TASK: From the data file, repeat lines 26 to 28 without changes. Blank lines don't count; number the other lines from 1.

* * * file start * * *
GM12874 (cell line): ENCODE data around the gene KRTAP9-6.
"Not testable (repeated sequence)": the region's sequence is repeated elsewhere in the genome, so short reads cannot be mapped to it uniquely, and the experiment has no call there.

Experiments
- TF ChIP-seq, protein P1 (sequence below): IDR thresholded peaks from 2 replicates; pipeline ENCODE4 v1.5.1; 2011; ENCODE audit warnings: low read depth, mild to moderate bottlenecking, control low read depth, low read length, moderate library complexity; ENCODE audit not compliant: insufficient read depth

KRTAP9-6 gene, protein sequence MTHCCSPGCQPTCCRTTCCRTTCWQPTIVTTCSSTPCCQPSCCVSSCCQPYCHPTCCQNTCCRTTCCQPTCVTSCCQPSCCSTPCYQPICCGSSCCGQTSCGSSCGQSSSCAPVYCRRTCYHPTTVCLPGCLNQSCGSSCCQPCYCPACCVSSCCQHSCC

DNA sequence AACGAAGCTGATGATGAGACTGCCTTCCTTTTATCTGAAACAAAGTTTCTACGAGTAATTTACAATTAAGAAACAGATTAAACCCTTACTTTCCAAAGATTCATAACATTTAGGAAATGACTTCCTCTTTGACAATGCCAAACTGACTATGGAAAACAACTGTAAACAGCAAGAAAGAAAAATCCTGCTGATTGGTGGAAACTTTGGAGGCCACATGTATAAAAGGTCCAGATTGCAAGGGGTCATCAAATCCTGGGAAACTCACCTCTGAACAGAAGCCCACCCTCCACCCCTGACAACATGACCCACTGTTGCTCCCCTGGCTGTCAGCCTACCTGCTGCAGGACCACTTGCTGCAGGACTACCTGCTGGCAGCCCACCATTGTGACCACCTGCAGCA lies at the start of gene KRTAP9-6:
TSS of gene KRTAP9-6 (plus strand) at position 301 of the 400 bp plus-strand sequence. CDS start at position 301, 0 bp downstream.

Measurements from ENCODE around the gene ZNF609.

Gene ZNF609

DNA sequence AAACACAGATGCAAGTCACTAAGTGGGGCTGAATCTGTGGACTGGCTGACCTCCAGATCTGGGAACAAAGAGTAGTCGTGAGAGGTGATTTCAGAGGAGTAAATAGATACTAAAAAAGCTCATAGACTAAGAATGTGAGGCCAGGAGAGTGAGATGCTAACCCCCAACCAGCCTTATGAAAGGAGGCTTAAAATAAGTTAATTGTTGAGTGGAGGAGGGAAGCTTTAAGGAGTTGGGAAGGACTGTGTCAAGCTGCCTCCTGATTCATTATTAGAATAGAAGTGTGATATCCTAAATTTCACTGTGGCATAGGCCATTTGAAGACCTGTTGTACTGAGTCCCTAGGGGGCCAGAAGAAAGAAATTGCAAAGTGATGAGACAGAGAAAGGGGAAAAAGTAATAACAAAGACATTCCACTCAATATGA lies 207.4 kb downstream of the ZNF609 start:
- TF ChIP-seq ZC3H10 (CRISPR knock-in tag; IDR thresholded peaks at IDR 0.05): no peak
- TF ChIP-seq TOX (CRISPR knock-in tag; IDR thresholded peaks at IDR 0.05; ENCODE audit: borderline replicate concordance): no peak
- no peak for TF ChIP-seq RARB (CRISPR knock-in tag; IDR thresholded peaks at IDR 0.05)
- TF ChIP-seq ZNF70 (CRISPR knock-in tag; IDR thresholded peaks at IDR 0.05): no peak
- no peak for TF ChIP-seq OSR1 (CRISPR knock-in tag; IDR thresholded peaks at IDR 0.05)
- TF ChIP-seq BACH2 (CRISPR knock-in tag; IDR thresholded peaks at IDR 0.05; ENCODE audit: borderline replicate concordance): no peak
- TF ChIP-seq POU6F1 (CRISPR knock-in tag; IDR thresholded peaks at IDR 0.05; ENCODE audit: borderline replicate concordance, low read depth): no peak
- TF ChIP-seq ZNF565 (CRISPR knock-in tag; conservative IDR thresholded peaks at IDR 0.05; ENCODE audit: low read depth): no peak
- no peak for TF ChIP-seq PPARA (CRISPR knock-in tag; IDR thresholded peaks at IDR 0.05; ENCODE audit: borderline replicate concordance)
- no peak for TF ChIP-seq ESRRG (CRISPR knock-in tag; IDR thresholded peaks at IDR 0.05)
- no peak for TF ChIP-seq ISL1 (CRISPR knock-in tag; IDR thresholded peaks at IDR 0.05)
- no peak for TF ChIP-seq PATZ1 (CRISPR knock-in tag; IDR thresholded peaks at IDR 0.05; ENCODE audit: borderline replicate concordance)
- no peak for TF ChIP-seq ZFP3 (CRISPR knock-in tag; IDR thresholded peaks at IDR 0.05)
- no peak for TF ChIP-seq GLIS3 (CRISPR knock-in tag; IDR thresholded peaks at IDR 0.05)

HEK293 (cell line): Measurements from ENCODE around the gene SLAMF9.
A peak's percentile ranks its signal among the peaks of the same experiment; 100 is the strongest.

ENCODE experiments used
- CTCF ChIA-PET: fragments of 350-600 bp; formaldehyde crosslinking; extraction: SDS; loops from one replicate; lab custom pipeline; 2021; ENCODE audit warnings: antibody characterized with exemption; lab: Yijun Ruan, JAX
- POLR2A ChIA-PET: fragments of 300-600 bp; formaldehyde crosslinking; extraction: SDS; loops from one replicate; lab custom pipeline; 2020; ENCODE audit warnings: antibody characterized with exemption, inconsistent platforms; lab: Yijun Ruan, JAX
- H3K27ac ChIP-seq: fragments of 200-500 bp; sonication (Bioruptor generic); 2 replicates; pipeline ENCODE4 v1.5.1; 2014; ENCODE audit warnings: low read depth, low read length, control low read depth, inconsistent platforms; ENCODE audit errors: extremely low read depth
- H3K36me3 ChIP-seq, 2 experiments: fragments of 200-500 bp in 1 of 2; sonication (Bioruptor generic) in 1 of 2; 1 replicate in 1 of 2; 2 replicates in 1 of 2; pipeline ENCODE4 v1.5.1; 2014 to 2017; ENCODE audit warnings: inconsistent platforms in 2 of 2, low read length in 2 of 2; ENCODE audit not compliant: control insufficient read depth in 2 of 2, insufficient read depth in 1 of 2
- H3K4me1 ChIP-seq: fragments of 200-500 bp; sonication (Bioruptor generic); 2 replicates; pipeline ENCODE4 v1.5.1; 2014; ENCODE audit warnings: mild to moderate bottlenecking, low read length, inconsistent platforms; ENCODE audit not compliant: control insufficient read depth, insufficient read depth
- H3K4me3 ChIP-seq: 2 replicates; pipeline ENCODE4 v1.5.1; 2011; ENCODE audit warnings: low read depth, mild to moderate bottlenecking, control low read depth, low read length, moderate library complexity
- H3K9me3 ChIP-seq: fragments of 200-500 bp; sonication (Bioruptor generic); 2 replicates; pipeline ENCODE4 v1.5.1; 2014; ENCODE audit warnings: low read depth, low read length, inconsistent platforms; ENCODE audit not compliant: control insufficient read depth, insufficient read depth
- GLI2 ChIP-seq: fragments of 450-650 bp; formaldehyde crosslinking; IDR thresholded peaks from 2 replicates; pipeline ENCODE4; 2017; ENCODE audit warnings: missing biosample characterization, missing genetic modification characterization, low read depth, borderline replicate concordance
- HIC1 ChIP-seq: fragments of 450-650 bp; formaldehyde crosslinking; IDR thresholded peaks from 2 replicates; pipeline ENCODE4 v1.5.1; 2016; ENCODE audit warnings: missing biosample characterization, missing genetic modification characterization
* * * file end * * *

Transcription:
A peak's percentile ranks its signal among the peaks of the same experiment; 100 is the strongest.

ENCODE experiments used
- CTCF ChIA-PET: fragments of 350-600 bp; formaldehyde crosslinking; extraction: SDS; loops from one replicate; lab custom pipeline; 2021; ENCODE audit warnings: antibody characterized with exemption; lab: Yijun Ruan, JAX